The news of the discovery of two masterpieces of Paolo Caliari, known as Veronese, is the culmination of a long process of study: the researches of Cristina Moro, born in 1986, Giovanni Agosti’s student at the Universtià Statale of Milan, allowed the correct attribution of two masterpieces of Veronese.
We are talking about two allegories, the Sculpture and the Geography, that will be exposed up to October 5 to the Palladium Museum of Vicenza, together with theirs two pendants of the Los Angeles County Museum of Art.
But let’s see how this story starts…
Alice Legè. First of all we would like to know how yours researches commenced, and how you bumped into Veronese’s masterpieces.
C.M. I started my researches in 2012, when together with Giovanni Agosti and Jacopo Stoppa, we decided to address my master degree’s thesis toward a thematic that was near to me. I am native of Verbania, so we start to talk about Villa San Remigio, in Pallanza, a great palace in Renaissance style, situated next to Verbania. The building was projected at the thresholds of the Nineteen century by the marquis Silvio della Valle di Casanova and his wife Sophie Browne, an Irish painter and sculptress. During my researches I focus on the reconstruction of the interiors design and particularly on collection of works of art, supported by some ancient photos.
The garden, the villa, the furniture and the paintings was acquired by the Regione Piemonte in 1977: unfortunately during the years the collection impoverished after some thefts.
In February 2013 I entered in Villa San Remigio, it was closed until some years, but once it was a center for cultural happenings and marriages. Here I bumped into some important pieces that belonged to the collection of della Valle di Casanova, currently property of the Region, and that weren’t considered for their real value. Besides a great telero of Palma the Younger destined to the church of San Domenico in Brescia and considered as lost in the catalog of the painter, I noticed in Villa San Remigio’s dining-room two high quality canvases with an allegorical subject. The property’s inventories attributed these canvases to a generic “school of Paolo Veronese” with an estimated value of 7000 Euros. With Giovanni Agosti and Jacopo Stoppa we realized that that the quality of the two painting was so high to be attributed to the hand of Veronese himself.
Therefore we involved the professors Romani and Crosera of the University of Padua; thanks to the contribution of Vittoria Romani the masterpieces were recognized as autograph of Paolo Veronese, as two elements of a lost cycle conceived during the firsts years of the activity of the painter.
A.L. This is without doubt an exceptional discovery, that leaves a sign in the career of a young researcher. Beyond the academic satisfaction, you must lived some moments of real emotion. How did you feel in front of an important result like that one?
C.M. I am undoubtedly satisfied about the results that I reached. Even starting from a modest number of sources my studies reached a meaningful result. This is an important discovery and I am glad also because I had the chance to work in a team where each one collaborated with his own resources and competences, far from any media-sensationalism, and focusing on the protection of the two canvases. This job of research has impassioned me since the beginning; this important discovery gave to me the occasion to work with and to assist side by side competent and experienced people, from which I tried to learn as much as possible.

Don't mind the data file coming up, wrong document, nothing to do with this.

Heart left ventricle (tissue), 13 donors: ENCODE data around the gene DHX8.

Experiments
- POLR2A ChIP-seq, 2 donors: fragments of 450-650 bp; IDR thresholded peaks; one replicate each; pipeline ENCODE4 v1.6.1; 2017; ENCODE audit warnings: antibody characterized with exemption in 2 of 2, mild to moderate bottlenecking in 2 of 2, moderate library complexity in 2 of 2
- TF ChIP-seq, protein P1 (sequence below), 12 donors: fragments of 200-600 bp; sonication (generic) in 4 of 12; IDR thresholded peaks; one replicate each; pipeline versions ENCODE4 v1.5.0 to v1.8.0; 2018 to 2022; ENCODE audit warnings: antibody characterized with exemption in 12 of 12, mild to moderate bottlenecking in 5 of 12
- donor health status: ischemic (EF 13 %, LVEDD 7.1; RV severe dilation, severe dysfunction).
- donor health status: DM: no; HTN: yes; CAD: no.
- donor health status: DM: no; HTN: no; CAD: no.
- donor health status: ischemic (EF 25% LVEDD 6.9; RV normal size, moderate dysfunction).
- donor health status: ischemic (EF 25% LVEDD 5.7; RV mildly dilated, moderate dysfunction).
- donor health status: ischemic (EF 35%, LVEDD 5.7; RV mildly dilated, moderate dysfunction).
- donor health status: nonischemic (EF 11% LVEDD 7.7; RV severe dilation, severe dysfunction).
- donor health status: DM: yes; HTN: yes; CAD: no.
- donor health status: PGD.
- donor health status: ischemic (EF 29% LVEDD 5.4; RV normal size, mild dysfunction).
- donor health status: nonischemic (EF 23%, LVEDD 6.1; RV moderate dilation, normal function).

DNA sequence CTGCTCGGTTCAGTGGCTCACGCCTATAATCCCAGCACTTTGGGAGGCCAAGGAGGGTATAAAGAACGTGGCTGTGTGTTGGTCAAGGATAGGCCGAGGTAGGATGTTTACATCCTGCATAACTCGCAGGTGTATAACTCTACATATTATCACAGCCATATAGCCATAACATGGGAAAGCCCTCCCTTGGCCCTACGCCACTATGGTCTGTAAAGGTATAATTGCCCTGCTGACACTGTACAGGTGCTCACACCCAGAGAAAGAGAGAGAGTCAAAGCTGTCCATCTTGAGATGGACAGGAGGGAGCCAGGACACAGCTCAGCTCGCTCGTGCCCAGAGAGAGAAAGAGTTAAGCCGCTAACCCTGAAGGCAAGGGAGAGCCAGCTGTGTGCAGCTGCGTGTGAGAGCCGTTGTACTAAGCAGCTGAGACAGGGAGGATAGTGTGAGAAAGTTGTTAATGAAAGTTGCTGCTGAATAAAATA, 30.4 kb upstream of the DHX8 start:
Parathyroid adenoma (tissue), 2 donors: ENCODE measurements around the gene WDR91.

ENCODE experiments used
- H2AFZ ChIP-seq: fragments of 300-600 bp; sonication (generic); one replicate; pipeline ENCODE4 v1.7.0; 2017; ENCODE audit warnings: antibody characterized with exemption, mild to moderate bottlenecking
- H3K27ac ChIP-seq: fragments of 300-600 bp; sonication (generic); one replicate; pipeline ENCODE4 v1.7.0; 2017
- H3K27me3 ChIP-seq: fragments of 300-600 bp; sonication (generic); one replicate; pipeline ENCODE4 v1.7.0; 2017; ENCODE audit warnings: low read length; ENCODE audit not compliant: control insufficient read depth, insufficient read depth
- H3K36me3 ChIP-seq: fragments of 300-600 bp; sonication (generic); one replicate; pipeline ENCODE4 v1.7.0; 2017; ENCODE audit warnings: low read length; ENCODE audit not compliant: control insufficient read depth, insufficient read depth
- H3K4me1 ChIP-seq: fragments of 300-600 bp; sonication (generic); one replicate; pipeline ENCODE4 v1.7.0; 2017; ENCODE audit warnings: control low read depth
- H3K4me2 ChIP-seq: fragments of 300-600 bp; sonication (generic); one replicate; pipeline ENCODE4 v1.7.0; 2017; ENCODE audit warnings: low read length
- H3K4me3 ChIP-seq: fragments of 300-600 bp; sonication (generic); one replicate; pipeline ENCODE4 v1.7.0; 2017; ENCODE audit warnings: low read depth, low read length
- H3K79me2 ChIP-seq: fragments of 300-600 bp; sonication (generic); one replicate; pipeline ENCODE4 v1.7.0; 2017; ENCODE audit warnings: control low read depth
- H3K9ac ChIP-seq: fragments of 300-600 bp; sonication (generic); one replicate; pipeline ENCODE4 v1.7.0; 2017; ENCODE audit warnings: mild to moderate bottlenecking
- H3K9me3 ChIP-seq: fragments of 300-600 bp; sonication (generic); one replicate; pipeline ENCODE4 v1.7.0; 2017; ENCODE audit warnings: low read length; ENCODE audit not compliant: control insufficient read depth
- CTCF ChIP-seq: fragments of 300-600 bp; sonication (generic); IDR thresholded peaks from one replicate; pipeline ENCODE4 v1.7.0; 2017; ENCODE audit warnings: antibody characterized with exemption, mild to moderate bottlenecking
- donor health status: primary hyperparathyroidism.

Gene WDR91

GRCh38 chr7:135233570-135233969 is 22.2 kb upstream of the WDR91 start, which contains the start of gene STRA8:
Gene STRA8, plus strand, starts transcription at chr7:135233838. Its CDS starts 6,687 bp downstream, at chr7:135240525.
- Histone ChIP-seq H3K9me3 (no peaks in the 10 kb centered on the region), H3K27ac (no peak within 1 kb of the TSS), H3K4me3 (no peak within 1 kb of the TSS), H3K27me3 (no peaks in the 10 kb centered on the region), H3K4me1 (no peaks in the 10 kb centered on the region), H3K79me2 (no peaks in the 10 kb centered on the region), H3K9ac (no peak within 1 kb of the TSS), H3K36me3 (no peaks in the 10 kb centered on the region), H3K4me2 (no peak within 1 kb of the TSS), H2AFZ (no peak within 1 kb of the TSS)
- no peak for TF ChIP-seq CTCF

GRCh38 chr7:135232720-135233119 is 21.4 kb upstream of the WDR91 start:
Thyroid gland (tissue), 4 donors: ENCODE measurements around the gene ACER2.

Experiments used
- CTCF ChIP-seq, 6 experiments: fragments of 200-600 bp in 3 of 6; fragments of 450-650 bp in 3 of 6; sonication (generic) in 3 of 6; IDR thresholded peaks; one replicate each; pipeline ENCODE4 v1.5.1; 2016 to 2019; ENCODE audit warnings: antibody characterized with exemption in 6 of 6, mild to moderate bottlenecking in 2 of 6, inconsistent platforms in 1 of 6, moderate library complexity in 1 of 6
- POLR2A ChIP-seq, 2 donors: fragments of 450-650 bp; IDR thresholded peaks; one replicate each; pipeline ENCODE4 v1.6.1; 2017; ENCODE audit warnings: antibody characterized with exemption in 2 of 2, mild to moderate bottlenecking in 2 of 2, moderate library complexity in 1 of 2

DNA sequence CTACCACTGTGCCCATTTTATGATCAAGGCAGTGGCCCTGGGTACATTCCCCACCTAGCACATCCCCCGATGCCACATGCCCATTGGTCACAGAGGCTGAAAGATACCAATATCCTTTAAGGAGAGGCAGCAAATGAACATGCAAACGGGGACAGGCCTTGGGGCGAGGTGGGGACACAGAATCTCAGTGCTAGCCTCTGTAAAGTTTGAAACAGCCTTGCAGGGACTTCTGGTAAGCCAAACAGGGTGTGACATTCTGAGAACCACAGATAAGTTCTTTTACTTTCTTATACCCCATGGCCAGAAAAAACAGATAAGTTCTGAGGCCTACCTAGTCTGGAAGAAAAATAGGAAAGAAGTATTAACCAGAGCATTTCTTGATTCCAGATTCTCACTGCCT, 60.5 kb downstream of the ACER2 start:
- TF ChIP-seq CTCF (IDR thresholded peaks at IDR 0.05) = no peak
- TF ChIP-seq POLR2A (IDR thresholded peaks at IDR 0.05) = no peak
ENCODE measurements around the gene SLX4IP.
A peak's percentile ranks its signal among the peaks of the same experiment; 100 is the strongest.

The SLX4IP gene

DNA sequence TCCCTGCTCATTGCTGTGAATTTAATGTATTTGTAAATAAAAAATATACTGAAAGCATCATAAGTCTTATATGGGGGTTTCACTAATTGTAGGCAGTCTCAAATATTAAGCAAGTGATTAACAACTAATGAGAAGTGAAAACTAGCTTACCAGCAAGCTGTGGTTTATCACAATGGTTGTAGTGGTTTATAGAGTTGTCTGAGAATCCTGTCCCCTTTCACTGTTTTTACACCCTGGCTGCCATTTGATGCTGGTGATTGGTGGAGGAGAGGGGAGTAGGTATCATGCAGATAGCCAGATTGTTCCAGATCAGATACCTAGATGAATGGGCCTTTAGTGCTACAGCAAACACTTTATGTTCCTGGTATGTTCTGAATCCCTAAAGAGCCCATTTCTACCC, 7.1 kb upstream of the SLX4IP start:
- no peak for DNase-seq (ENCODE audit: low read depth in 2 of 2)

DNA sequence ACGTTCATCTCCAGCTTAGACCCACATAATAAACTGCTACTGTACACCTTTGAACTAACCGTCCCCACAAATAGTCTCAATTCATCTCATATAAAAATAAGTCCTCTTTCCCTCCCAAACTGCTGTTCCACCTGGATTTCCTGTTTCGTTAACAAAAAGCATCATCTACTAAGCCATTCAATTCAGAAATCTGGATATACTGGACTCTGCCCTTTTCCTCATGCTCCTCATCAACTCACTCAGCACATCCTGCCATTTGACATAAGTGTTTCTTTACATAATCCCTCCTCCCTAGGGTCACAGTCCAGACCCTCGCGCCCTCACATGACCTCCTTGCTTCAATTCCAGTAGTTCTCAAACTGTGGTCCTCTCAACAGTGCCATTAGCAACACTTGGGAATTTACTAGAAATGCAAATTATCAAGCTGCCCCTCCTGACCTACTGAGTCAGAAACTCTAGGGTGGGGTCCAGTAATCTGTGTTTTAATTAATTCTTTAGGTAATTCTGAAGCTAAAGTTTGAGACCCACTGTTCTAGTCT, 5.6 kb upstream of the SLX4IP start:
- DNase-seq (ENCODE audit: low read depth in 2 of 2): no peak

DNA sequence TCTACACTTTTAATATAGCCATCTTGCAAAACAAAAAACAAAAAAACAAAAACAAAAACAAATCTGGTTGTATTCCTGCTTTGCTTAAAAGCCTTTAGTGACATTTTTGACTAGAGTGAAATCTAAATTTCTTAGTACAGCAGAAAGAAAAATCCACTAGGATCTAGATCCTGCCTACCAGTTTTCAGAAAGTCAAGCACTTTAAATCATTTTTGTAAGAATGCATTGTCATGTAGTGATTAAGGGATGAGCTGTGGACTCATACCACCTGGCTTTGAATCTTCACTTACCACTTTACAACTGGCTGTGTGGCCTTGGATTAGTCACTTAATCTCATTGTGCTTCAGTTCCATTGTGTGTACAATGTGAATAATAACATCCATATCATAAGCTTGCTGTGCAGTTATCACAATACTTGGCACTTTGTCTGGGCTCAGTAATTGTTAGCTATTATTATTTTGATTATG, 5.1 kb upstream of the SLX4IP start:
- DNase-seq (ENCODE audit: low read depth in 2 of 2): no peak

You begin with a thesis of research and you end up in the Venaria’s restoration laboratories thinking about the radiographies of two paintings of Veronese. After that you see the two restored canvases in an exhibition in Vicenza, placed side by side to their two twin paintings in loan from Los Angeles. Yes, I can say that this was an adventure full of emotions and satisfactions.
A.L. Your job falls in a particularly fortunate period. In fact this year, besides the Vicenza’s exhibition, other four shows about Veronese take place: in Padua, in Castelfranco Veneto, in Bassano of the Grappa and above all in Verona, in collaboration with the National Gallery of London. How the relationships between a young student like you and these noteworthy institutions were developed? How much had you been involved?
C.M. I had always been considered. The institutions personally consulted me and I was invited to the vernissages of Veronese’s exhibitions. Xavier Salomon, the Frick Collection’s curator, invited me to the National Gallery of London to visit his show about Veronese: he was always helpful and generous. The researchers that I met in Venaria, in Verona and in Vicenza always complimented with me for the canvases’ discovery and they always kept me informed about the studies’ and restoration’s advancement. As I mentioned before, there was a real team-job addressed to the guardianship and the maintenance of the canvases, always focused on the scientific rigor. The two works had put in safety, restored, studied and finally exposed in Vicenza thanks to the job of people like Giovanni Agosti and Jacopo Stoppa of the Università Statale di Milano, Vittoria Romani and Carlotta Crosera of the Università di Padova, Guido Beltramini and Howard Burns of the Centro Palladio in Vicenza and the Venaria Reale’s Restauration Laboratories
We worked hard to compile an exhaustive catalog about the critical history of the two Veronese’s allegories, and today for the first time they are shown to the public together with the two twins allegories of the County Museum in Los Angeles.
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